For every 10,000 people employed, South Korea currently employs 347 robots, Japan 339 and Germany 261 robots.
According to the International Federation of Robotics’ report late last year, 2015 saw a whopping 15% increase in sales of units across the world, by far the highest level ever recorded for one year.
The trend is led by industrial powerhouses Japan, South Korea and Germany that dominate the list of nations with the greatest robot density. For every 10,000 people employed, South Korea employs 347 robots, Japan, with its thriving robotics industry, employs 339 and Germany, Europe’s most prosperous nation, employs 261.
The electronics industry, metal industry, and the chemical, plastics and rubber industry are the main drivers of the growth in demand.
Only one other Asian country – Taiwan – made it to the list of top 10 nations with the greatest robot density, but China is fast catching up. By way of sheer numbers, the country has dominated the market for robots since 2013 and significantly expanded its leading position with a share of 27% of the total supply in 2015. What’s more, its government aims for the big leagues, recently announcing its intention to increase its domestic production to 100,000 robots in the next three years as well as to boost its density from the present 36 to 150.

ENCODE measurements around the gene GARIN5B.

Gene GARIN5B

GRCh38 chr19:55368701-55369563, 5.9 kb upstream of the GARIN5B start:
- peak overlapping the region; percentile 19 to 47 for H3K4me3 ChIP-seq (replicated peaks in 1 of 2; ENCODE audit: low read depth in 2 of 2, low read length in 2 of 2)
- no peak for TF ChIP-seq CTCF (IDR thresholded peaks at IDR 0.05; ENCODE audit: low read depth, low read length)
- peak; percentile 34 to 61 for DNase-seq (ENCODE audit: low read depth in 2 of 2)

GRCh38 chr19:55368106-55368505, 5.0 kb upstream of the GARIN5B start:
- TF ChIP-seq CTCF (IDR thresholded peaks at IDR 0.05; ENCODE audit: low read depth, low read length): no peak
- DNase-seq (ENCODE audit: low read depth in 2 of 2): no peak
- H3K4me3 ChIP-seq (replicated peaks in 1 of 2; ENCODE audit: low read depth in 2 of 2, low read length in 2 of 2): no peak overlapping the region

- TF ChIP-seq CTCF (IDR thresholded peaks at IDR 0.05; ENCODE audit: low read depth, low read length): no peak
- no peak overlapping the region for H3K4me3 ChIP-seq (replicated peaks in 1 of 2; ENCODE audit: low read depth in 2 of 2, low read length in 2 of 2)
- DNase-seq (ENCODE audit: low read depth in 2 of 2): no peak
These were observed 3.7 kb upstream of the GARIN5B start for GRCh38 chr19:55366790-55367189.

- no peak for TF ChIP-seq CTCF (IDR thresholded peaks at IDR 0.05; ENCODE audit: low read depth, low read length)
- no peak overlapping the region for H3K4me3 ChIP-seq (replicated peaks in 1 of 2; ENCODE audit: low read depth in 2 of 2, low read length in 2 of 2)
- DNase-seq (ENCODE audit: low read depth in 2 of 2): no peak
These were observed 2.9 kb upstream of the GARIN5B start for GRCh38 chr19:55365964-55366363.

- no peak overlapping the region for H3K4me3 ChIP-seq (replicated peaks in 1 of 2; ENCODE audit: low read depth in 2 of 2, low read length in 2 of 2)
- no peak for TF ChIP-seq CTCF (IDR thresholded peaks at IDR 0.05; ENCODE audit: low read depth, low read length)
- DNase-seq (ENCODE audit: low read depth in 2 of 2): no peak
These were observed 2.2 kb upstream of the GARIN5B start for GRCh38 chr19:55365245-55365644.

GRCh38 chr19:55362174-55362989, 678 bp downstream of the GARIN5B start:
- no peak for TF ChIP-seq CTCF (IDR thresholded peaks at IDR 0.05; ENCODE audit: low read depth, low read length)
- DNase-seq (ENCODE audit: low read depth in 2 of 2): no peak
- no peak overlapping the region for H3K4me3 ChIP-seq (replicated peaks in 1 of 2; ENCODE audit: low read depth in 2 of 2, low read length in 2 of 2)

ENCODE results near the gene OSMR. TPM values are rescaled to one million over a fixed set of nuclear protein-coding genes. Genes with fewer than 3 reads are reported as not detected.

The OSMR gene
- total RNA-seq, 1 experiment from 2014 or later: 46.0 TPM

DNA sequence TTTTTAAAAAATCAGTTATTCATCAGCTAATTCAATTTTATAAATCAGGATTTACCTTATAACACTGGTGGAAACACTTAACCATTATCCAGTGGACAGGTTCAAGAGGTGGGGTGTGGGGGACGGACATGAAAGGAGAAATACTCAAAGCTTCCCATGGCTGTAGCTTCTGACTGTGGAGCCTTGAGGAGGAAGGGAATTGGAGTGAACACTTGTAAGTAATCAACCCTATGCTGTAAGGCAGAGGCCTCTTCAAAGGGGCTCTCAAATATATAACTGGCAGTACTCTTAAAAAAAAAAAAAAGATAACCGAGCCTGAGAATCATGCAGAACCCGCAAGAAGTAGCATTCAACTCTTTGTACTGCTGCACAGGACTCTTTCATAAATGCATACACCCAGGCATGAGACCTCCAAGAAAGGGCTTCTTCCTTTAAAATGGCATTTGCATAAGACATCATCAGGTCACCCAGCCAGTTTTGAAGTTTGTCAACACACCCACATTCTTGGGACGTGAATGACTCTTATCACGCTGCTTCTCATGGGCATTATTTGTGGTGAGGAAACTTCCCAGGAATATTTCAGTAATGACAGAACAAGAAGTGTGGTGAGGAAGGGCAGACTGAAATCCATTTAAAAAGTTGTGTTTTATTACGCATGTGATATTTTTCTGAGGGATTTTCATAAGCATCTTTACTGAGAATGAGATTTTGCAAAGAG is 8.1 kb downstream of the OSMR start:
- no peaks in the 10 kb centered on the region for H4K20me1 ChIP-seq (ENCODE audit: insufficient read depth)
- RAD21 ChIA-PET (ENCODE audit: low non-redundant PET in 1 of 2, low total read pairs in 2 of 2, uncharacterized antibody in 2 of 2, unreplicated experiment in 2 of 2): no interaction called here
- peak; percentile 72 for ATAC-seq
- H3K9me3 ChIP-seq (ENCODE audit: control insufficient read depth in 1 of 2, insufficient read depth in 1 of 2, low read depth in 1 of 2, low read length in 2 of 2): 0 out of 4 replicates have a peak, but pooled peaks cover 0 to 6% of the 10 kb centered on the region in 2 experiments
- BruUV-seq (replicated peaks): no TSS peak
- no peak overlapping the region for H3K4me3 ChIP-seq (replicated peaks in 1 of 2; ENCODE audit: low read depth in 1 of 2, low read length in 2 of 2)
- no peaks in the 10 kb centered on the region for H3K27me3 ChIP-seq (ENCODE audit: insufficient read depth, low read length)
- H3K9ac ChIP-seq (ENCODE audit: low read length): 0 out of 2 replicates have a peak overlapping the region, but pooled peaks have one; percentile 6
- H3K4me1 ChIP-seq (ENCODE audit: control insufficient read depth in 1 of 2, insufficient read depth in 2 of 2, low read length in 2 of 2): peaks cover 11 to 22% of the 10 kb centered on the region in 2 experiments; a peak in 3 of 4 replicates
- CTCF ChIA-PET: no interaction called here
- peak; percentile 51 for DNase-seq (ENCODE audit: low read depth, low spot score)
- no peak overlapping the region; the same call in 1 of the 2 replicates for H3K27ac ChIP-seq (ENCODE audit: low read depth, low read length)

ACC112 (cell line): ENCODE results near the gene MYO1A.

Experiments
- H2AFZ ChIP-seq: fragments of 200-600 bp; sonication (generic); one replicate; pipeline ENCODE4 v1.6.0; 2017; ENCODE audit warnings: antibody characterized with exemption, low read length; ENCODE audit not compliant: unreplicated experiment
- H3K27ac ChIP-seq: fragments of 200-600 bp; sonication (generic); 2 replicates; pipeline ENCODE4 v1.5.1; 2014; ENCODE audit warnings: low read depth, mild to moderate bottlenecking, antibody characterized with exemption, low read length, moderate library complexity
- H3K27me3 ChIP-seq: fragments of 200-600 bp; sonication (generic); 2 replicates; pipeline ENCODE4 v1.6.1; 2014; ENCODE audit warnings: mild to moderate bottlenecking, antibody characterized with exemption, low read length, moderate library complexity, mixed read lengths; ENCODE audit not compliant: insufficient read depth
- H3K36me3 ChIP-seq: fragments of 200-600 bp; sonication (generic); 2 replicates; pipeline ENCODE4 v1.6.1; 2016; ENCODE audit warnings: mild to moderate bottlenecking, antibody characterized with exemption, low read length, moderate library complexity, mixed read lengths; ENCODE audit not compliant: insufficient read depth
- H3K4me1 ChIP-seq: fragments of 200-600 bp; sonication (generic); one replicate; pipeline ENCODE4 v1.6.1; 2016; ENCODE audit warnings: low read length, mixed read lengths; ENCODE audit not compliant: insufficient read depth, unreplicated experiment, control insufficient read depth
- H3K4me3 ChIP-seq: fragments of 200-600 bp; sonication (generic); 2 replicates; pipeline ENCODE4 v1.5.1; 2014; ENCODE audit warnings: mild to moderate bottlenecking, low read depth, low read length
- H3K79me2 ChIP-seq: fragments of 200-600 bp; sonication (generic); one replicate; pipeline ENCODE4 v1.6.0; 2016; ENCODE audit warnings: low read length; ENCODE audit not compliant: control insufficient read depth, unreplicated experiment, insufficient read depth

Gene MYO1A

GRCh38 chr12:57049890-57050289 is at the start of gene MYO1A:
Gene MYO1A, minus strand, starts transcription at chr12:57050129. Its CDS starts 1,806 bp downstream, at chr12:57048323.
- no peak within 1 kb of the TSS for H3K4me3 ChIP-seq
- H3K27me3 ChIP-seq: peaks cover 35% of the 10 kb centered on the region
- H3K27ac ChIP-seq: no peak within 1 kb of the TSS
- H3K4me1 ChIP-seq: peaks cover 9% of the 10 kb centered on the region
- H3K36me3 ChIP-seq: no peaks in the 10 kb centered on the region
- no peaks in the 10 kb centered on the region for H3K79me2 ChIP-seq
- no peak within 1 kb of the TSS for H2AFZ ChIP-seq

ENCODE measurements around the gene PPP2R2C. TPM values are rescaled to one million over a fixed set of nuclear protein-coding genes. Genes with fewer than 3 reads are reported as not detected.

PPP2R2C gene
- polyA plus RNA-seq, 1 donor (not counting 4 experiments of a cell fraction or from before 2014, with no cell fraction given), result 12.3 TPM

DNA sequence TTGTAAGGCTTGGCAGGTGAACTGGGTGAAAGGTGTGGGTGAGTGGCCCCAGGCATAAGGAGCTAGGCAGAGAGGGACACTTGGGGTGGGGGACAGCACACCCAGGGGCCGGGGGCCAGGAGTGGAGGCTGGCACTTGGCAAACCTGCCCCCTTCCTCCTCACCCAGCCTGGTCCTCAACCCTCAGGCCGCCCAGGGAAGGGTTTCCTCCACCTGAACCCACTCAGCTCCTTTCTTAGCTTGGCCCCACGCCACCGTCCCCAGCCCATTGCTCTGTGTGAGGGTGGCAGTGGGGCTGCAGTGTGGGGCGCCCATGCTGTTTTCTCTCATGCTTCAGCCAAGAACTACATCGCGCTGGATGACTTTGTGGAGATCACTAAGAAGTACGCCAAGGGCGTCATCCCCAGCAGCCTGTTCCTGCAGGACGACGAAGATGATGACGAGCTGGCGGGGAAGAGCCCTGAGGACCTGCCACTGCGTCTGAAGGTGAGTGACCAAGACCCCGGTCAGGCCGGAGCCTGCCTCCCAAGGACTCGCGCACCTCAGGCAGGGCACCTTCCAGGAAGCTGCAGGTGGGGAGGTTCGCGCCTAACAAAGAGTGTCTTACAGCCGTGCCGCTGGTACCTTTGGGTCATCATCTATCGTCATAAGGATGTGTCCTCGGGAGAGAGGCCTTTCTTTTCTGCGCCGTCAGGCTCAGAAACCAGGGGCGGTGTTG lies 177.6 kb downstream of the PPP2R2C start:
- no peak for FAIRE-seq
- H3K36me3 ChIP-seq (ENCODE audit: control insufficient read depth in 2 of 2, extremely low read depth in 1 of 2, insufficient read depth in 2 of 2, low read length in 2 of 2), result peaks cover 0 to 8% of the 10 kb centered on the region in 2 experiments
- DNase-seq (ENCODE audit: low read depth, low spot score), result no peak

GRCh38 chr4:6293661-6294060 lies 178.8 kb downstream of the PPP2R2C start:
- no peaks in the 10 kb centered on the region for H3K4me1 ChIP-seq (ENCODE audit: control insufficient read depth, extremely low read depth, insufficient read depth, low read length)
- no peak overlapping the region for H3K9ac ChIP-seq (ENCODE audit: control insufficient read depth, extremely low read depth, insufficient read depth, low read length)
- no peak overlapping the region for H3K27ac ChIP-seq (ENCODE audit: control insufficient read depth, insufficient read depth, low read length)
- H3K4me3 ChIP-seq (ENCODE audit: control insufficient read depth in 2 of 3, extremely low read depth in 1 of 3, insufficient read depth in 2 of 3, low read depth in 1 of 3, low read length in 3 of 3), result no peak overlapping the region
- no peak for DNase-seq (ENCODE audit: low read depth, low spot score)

But this isn’t all good news.
Renowned scientist Stephen Hawking had words of caution, when he pointed out how the automation of factories has decimated jobs in traditional manufacturing. “The rise of artificial intelligence is likely to extend this job destruction deep into the middle classes, with only the most caring, creative or supervisory roles remaining,” he said.
SpaceX CEO Elon Musk recently echoed these concerns, warning that the rise in use of robots would lead to mass unemployment. “This is going to be a massive social challenge. There will be fewer and fewer jobs that a robot cannot do better (than a human). These are not things that I wish will happen.”
Scientists have also pointed out other dangers, such as the rise of e-waste and increased vulnerability to hacking.
But Abdul Jaleel, vice-president of People Resources India, Adobe, expressed optimism about the impending effect of automation on India’s industries. “The future of work looks promising, as robotics and automation gear up to enable employees to be more productive and creative in their roles,” he said.
No matter which side of the debate you fall on, one thing’s for certain – not long from now, you may be working alongside your very own robot colleague. Chats around the coffee machine may look a little different.